Blumenfeld’s first steps in professional photography were in portraiture. He started «learning by doing» in the early 1920s in Amsterdam, where he had opened the ladies handbag store Fox Leather Company. This is where he took portraits of customers, using a darkroom in the back of the store. Comparison of the contact sheets from the time with the blow-ups taken from them clearly shows, right from the outset, the importance in Blumenfeld’s work of the finishing in the lab. The final images display extremely tight framing, high levels of contrast, and lighting that creates dramatic, even devilish, effects. When he arrived in Paris in 1936 his first photographs were portraits, featuring among others Henri Matisse and Georges Rouault. Although he quickly entered the Paris fashion scene, he retained a strong interest in portraiture throughout the remainder of his life.

Nudes
Blumenfeld’s earliest, highly narrative nudes date from his time in the Netherlands, but the subject only became a passion during his Paris years from 1936 on, when he discovered the work of French avant-garde photographers. His admiration for them is particularly evident in his nude photographs, as is the influence of Man Ray’s work.
The bodies of the women in these images were surfaces onto which he projected his artistic imagination. He cut them up, solarised them, and transformed them into abstract imagery through the play of light and shadow. The faces of his nudes from the 1930s are only rarely visible, the women remaining somewhat mysterious entities. The nudes Blumenfeld produced in the 1950s tended to be more concrete, illustrative works.

Architecture
The black-and-white architectural photographs that Erwin Blumenfeld took in the 1930s feature buildings and urban spaces from various experimental and abstract perspectives. The Eiffel Tower, for instance, is captured in sharp reliefs of light and shade, while the photographs of Rouen Cathedral are intended to draw the viewer’s visual attention to the building’s specific forms. Blumenfeld expresses his artistic vision and his knowledge of Gothic architecture by focusing on the abstraction of details.
During the 1950s and 1960s Blumenfeld used a 35mm camera for cityscapes. The exhibition showcases three of these colour slide projects for the first time. They feature New York, Paris, and Berlin—three places that made a mark on his art and also shaped his career.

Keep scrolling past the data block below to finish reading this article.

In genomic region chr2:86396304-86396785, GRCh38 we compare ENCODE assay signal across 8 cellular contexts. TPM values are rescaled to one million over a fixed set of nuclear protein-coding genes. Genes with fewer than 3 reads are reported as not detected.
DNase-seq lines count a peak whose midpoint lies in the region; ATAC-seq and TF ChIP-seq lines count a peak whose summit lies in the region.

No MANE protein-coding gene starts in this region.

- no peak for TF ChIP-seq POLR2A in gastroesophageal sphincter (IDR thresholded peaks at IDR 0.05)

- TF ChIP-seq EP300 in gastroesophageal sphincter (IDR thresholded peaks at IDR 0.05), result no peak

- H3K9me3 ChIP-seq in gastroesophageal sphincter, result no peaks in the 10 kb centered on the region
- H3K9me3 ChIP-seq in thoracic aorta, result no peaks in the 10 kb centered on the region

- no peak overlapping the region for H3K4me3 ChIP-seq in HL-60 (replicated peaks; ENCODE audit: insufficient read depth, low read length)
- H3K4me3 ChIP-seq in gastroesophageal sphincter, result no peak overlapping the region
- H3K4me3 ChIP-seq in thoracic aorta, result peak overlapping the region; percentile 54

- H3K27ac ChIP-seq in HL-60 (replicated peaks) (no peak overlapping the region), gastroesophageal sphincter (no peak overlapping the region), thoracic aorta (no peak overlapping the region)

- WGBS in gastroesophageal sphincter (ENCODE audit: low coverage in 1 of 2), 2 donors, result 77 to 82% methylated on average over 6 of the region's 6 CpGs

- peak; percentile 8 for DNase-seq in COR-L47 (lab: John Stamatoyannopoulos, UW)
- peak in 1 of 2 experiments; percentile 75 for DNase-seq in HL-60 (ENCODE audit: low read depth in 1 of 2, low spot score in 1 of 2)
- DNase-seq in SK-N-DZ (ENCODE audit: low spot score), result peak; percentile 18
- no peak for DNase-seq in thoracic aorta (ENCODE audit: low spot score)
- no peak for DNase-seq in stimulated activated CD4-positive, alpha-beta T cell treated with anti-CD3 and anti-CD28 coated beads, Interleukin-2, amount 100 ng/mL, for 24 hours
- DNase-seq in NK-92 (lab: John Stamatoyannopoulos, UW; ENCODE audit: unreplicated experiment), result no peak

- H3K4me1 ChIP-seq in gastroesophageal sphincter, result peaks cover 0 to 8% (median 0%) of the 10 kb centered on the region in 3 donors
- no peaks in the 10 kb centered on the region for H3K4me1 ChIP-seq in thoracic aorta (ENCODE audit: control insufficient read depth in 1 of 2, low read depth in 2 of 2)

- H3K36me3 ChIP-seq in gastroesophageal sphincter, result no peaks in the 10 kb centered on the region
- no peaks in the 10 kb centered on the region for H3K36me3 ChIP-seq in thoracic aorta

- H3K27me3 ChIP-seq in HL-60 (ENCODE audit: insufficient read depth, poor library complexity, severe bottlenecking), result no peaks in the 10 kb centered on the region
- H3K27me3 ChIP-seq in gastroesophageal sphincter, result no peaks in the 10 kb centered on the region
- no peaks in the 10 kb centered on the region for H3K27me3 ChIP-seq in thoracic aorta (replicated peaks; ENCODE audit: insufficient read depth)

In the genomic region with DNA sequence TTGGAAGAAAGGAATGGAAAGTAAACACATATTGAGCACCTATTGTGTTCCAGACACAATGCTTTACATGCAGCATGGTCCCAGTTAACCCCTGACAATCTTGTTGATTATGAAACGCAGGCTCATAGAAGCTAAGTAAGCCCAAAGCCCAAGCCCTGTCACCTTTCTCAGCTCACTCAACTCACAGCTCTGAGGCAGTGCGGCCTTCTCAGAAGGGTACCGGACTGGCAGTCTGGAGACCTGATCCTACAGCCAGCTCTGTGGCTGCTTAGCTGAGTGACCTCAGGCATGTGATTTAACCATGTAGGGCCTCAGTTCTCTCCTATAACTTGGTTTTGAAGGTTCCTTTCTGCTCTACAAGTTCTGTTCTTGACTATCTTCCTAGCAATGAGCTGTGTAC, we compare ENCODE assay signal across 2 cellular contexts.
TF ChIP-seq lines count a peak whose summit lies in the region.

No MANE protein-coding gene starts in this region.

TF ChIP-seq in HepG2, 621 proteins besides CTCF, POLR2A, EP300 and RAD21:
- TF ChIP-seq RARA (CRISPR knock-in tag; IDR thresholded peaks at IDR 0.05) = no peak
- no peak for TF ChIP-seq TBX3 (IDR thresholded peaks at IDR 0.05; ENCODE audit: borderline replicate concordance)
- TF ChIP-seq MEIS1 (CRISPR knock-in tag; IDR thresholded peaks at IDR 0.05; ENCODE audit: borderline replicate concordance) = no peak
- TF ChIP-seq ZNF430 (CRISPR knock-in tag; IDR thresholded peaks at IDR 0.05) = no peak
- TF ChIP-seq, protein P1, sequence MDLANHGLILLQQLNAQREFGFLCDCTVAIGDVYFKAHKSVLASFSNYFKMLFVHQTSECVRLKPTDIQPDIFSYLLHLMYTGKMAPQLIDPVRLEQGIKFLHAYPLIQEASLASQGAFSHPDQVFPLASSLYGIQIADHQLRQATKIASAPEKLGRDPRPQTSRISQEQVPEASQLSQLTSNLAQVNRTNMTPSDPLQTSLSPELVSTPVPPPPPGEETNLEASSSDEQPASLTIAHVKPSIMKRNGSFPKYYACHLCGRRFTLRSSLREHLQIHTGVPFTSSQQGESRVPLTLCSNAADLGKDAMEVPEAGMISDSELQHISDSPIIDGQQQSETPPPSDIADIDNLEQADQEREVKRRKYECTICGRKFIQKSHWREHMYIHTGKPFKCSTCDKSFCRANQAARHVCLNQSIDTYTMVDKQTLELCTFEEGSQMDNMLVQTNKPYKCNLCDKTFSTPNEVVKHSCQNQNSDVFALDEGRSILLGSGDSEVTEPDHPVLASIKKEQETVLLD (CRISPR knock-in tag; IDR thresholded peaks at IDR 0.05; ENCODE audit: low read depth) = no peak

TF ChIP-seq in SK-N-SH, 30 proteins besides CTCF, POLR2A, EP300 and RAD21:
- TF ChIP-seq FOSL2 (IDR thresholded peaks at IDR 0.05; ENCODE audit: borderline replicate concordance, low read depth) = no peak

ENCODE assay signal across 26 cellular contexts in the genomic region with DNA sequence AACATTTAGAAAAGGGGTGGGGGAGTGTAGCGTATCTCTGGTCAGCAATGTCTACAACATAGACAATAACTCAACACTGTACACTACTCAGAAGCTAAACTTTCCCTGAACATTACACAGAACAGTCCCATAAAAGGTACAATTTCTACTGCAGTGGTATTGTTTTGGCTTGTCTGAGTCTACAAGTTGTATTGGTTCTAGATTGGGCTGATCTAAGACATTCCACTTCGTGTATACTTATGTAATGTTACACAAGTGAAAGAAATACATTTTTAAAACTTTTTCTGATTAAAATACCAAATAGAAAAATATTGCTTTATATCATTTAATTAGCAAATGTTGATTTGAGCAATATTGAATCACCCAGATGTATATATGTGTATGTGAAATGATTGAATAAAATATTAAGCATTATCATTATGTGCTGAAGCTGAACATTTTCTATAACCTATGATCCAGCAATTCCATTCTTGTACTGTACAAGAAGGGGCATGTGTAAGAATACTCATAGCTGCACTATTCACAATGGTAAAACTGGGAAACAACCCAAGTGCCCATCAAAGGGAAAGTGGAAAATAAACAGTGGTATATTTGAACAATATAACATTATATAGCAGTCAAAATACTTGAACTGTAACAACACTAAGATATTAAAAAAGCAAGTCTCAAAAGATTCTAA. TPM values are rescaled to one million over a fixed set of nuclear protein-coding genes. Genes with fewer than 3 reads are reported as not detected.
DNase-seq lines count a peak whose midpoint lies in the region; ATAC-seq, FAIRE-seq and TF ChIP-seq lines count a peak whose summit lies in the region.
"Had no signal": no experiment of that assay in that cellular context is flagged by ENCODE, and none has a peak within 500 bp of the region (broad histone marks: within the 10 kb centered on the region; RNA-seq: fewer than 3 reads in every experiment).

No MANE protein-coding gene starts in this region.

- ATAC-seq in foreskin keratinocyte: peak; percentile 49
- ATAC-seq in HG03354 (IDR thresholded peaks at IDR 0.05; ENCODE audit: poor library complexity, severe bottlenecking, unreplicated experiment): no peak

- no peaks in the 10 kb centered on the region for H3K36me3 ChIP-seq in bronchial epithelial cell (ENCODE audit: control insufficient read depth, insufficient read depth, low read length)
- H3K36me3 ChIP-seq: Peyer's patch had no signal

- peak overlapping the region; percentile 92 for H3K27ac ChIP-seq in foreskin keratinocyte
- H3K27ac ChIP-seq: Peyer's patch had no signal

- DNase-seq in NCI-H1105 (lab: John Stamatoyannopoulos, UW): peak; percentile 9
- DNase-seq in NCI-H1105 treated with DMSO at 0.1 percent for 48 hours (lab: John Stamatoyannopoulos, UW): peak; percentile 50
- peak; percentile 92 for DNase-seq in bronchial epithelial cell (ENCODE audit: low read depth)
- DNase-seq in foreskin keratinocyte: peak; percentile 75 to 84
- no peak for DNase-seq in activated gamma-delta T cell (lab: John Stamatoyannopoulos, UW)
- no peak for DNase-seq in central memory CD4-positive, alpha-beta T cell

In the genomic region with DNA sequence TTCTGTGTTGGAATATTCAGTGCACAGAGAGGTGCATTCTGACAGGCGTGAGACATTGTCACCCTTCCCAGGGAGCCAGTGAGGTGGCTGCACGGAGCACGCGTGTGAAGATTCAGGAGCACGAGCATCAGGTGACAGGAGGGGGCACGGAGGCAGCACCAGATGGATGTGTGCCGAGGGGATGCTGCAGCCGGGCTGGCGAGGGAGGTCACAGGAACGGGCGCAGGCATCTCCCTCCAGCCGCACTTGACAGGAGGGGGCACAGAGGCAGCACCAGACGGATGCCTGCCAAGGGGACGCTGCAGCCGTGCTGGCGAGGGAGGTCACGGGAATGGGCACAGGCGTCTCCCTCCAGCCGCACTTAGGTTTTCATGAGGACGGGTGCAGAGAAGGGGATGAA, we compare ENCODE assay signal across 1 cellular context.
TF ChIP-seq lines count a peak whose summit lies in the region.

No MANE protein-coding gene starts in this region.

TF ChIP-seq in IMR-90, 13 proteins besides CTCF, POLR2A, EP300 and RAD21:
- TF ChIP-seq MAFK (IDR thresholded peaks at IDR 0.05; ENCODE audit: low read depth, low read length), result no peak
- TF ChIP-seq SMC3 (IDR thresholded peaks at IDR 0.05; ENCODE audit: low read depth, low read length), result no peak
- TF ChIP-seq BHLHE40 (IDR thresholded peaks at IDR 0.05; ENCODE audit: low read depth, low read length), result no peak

The Dictator
In 1933, according to his autobiography, Blumenfeld reacted to Hitler’s rise to power in Germany with a photomontage. This outstanding piece of work, probably his most famous photograph, symbolizes and anticipates the dictator’s dehumanization. Following on from the political themes in some of his early collages, he here combined different negatives—a skull and a portrait of Hitler—to make a single print. In one of these montages he included a swastika, while in a different portrait «bleeding eyes» were added later on the surface.
Later on, in Paris, he photographed a calf’s head, using this subject to compose different images. One in which he placed the animal’s head on a woman’s torso was titled The Minotaure or The Dictator. This image, which does not refer to a specific figure, is obviously intended to be allegorical. In 1941 Blumenfeld was able to escape from the Nazis with his family to New York.

Fashion
Blumenfeld’s move to Paris in 1936 marked the beginning of his career as a fashion photographer, although he had already had contacts with magazines in Paris while living in Amsterdam. The work that appeared in French publications in the late 1930s raised Blumenfeld’s profile as a modernist photographer and brought him to the attention of the famous British photographer Cecil Beaton, who visited him in his studio in 1938 and helped him sign his first contract with the French edition of Vogue. When Blumenfeld made his first trip to New York following his sensational set of fashion photographs on the Eiffel Tower, he came home with a new contract as Paris fashion correspondent for Harper’s Bazaar. He was only able to file his reports for a year before he was interned in various prison camps across France. In 1941 he was able to escape from German-occupied France to New York with his family. In the first half of the 1950s, he drew on his experiments in black-and-white photography to develop an exceptionally original artistic repertoire, reflected in his use of colour and his fashion work.

Exhibition is organized by the Jeu de Paume, Paris

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With the support of